WA’s $1.2 billion surplus could be used to help people out of poverty

WA church leaders gathered yesterday for an ecumenical Anti-Poverty Week service to consider what drives and sustains poverty in Australia.

Susy Thomas, Moderator of the Uniting Church WA, took the opportunity to call on the WA Government to consider the needs of those who are doing it tough rather than hoarding its surplus.

“The Uniting Church, along with all churches, has always had concern for people experiencing poverty and everyday our care agencies see the impacts homelessness has on people’s health and wellbeing.”

The Minister for Housing, Hon Peter Tinley launched the WA Government’s Housing Strategy, also yesterday.

Susy welcomed the plan to co-ordinate progress across the housing sector, especially the commitment to increase social housing supply. She said she was greatly encouraged by the plan but questioned why some of the measures couldn’t be brought forward, given the budget surplus announced last week.

“Last week, the WA Government tabled its budget – one of the most important budgets that Treasurer Ben Wyatt has had to hand down, given the impacts of Covid-19.

“The WA Government have managed the economy well and there are definitely a number of encouraging announcements in the Budget. We are very grateful for the leadership displayed during the pandemic, but it is still troubling to us that the WA Government is choosing to retain a $1.2 billion surplus when there are people who do not even have a roof over their heads.”

Susy was keen to express her gratefulness for a number of the Government’s initiatives on housing and homelessness, but questioned the need for such a large surplus when there are Western Australians in poverty.

“We welcome the commitments that have been made to reduce household energy costs, support remote communities and provide some new social housing. That is all very positive and fits with our vision for a fair and equal society. We want to encourage those efforts, however, we find it difficult to justify the retention of more than a billion dollars when there are people who are sleeping rough.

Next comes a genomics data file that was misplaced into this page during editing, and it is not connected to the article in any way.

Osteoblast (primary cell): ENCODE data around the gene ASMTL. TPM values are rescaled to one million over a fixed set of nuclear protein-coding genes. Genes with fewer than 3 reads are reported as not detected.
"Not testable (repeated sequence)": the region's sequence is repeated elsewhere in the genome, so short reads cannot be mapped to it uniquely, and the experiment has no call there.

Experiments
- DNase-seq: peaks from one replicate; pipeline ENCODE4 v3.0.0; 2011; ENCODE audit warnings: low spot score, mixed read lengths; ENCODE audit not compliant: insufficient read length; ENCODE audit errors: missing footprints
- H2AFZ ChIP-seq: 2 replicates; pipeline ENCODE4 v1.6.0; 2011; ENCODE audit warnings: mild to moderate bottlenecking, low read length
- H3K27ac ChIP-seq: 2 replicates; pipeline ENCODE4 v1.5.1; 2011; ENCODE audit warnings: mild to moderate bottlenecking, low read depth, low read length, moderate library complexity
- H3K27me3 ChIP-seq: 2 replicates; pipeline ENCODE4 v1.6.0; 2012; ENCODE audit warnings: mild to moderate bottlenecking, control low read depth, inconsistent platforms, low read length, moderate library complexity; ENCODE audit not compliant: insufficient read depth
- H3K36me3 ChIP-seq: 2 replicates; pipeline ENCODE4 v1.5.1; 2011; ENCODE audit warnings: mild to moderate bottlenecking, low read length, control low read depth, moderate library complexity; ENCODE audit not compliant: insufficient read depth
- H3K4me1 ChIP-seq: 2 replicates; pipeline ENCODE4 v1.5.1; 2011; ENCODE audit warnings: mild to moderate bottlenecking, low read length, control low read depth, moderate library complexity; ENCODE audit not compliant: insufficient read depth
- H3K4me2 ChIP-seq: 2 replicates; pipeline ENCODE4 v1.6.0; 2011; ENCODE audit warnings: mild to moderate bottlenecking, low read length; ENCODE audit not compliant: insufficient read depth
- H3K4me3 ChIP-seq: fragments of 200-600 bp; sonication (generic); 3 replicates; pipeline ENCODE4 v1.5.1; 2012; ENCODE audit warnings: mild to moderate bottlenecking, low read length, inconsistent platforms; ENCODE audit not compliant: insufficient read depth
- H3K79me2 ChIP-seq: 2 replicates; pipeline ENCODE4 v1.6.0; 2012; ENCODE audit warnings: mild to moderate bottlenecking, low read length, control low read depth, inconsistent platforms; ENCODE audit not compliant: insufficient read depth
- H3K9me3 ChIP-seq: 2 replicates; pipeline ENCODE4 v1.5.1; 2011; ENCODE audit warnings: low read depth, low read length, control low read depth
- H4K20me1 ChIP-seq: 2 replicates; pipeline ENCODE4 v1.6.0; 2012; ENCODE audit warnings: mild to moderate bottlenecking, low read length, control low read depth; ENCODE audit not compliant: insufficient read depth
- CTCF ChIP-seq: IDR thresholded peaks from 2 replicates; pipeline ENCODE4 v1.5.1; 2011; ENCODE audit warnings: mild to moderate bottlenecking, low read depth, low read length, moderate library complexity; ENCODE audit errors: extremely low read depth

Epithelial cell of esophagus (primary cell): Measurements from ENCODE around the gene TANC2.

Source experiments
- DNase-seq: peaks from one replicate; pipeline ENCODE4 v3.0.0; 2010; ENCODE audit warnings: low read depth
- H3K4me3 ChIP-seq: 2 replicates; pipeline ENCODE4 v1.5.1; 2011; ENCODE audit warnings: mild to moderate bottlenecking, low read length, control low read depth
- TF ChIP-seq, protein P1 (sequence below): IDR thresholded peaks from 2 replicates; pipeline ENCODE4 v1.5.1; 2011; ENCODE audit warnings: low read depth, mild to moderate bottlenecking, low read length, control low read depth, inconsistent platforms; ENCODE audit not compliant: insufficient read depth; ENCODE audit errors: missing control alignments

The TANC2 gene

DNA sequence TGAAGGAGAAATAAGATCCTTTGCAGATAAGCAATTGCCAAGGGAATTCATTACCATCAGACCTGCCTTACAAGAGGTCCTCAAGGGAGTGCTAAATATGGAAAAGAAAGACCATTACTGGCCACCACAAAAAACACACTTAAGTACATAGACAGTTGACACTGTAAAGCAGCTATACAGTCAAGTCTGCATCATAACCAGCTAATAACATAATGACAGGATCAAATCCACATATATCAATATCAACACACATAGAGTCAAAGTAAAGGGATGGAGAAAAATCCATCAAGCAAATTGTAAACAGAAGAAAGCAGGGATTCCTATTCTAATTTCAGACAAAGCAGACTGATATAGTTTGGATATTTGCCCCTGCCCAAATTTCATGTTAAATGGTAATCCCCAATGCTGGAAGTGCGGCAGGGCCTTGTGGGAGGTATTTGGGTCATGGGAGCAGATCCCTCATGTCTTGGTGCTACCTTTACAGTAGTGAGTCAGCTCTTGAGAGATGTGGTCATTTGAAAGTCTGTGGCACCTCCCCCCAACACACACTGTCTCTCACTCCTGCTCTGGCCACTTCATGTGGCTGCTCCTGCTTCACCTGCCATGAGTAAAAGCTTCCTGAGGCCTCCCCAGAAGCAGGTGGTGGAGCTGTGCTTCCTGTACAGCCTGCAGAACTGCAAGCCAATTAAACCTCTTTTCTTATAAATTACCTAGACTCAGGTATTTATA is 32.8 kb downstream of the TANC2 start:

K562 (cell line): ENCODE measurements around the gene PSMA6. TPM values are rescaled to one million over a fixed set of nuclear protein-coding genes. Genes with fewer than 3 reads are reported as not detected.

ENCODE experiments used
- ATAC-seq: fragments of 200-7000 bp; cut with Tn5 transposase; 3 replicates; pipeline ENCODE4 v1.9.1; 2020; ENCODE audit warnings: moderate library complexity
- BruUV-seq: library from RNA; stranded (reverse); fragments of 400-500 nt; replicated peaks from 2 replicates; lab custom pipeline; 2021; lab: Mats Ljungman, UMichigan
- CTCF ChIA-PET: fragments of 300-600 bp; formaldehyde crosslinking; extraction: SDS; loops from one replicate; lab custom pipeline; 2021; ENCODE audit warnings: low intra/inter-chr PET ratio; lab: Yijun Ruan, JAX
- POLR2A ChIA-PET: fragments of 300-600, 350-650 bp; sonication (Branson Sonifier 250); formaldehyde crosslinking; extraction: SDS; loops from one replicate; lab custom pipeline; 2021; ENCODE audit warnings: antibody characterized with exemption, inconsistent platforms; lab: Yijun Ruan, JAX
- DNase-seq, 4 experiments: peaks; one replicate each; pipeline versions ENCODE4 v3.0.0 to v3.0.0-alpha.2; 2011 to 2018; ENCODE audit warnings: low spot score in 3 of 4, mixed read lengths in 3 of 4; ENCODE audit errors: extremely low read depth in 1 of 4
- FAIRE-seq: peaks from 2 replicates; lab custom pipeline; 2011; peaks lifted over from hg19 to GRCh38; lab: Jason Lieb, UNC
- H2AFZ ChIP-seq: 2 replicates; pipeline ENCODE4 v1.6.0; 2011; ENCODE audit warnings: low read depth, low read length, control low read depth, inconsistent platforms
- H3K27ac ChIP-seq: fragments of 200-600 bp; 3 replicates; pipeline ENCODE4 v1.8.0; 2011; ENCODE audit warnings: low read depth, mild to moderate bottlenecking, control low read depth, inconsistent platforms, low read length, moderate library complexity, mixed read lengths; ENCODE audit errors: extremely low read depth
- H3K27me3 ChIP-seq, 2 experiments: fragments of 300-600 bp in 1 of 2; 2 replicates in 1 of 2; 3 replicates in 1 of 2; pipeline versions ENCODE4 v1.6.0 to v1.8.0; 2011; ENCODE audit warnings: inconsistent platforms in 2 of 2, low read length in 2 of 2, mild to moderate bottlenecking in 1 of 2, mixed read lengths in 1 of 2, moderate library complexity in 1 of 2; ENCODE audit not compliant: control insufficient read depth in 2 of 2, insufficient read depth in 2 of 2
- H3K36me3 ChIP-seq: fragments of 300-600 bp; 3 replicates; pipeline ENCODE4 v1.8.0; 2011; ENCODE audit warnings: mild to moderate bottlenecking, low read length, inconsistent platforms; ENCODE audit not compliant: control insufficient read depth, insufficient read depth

“We have significant numbers of people accessing homelessness services and the waitlist for social housing in WA has 14 000 people on it. Now is not the time to save for a rainy day – for people on the street, it is already raining.”

Susy said she was encouraged that Anthony Albanese, Premier McGowan’s Federal Labor party leader, identified social housing as a priority investment point in his Federal Budget Reply speech.

“The Federal Opposition Leader has correctly recognised the duel economic and social benefits of creating jobs by building and repairing social housing.

“We hope that the Premier and Treasurer will see this surplus, which we are so blessed to have in WA, as an opportunity to fast-track key elements of the new WA Housing Strategy. With such low rental availability at the moment, combined with the looming drop-off of JobKeeper and JobSeeker, we don’t want to see a further surge in homelessness when the moratorium on evictions ends.

“Both wisdom and compassion suggest that now is the time to spend any surplus for the benefit of those most in need.”

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